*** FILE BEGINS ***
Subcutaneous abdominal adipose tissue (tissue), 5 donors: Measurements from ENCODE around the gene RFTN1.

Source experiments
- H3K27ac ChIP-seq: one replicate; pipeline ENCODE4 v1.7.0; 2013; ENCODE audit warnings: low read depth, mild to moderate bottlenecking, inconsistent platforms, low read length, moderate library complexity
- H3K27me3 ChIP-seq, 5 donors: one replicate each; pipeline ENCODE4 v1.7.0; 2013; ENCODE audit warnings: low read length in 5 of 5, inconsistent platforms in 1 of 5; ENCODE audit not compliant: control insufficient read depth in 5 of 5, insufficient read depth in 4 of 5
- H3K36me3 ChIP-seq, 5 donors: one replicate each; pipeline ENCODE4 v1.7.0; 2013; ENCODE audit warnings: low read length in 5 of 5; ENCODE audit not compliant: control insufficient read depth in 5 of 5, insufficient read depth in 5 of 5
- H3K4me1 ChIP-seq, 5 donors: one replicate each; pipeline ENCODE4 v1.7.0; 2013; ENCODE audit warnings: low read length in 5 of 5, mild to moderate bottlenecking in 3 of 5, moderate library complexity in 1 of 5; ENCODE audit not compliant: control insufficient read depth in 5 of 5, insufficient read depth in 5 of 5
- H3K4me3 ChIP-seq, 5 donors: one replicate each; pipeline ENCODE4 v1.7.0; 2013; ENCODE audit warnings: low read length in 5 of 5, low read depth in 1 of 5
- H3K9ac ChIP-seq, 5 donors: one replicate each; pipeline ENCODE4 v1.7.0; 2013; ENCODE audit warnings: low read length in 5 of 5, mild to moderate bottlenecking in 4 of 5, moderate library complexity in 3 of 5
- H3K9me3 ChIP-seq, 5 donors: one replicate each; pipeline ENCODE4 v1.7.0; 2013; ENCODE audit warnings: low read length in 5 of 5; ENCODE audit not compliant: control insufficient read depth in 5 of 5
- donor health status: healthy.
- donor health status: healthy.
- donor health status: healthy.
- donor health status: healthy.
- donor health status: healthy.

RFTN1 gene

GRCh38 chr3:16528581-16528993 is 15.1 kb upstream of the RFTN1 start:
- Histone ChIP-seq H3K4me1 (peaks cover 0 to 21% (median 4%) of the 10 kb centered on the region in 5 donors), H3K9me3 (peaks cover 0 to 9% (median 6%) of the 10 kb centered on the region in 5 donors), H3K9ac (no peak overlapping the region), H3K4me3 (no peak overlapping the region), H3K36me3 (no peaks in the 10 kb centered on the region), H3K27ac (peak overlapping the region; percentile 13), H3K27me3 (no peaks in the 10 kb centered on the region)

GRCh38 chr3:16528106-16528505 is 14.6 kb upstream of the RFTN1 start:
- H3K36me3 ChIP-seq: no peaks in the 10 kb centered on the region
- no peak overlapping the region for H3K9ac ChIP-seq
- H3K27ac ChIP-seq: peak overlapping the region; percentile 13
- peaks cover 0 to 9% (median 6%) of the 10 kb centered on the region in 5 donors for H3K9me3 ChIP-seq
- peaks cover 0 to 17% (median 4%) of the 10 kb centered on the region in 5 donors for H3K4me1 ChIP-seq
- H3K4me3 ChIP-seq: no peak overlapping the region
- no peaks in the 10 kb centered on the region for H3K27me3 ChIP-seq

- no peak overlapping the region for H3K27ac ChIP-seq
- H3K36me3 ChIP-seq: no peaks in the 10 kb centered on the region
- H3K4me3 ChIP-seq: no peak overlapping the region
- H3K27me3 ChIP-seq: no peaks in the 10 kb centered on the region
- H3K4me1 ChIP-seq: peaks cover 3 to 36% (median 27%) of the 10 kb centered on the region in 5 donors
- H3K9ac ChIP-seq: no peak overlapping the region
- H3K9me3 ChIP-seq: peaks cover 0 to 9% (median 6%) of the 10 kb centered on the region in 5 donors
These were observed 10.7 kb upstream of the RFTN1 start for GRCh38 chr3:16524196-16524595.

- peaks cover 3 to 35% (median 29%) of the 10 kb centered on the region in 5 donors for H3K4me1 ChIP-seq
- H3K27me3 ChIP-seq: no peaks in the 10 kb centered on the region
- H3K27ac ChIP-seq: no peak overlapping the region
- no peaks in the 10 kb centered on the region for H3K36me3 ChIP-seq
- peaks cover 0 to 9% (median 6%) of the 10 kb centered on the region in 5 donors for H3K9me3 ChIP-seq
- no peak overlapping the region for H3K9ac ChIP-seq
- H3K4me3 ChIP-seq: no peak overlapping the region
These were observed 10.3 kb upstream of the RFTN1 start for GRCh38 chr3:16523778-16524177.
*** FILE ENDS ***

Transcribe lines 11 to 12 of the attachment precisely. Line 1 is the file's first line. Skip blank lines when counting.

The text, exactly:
- donor health status: healthy.
- donor health status: healthy.